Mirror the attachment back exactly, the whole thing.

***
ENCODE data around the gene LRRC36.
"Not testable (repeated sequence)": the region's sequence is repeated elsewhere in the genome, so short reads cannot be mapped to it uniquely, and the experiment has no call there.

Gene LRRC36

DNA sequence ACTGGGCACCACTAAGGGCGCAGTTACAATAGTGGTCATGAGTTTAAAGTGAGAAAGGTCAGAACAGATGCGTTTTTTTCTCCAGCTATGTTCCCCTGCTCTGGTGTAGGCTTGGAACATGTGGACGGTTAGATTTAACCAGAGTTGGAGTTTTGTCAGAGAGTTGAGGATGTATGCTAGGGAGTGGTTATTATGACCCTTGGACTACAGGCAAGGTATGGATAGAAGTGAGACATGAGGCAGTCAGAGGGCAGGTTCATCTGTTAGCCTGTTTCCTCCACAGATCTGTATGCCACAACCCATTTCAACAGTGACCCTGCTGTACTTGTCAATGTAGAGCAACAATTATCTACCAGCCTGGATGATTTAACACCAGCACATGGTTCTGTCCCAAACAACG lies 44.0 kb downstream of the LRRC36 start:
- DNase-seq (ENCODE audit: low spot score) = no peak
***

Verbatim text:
ENCODE data around the gene LRRC36.
"Not testable (repeated sequence)": the region's sequence is repeated elsewhere in the genome, so short reads cannot be mapped to it uniquely, and the experiment has no call there.

Gene LRRC36

DNA sequence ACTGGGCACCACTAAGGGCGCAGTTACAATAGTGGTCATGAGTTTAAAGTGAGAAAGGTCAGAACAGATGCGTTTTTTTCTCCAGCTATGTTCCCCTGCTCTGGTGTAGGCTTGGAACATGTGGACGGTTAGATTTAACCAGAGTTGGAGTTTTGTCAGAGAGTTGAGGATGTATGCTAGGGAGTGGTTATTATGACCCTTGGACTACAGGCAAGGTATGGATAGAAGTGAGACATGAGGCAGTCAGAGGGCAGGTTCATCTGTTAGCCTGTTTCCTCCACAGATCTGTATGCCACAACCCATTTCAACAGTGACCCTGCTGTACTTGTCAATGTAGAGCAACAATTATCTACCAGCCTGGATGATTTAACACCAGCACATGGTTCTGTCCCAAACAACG lies 44.0 kb downstream of the LRRC36 start:
- DNase-seq (ENCODE audit: low spot score) = no peak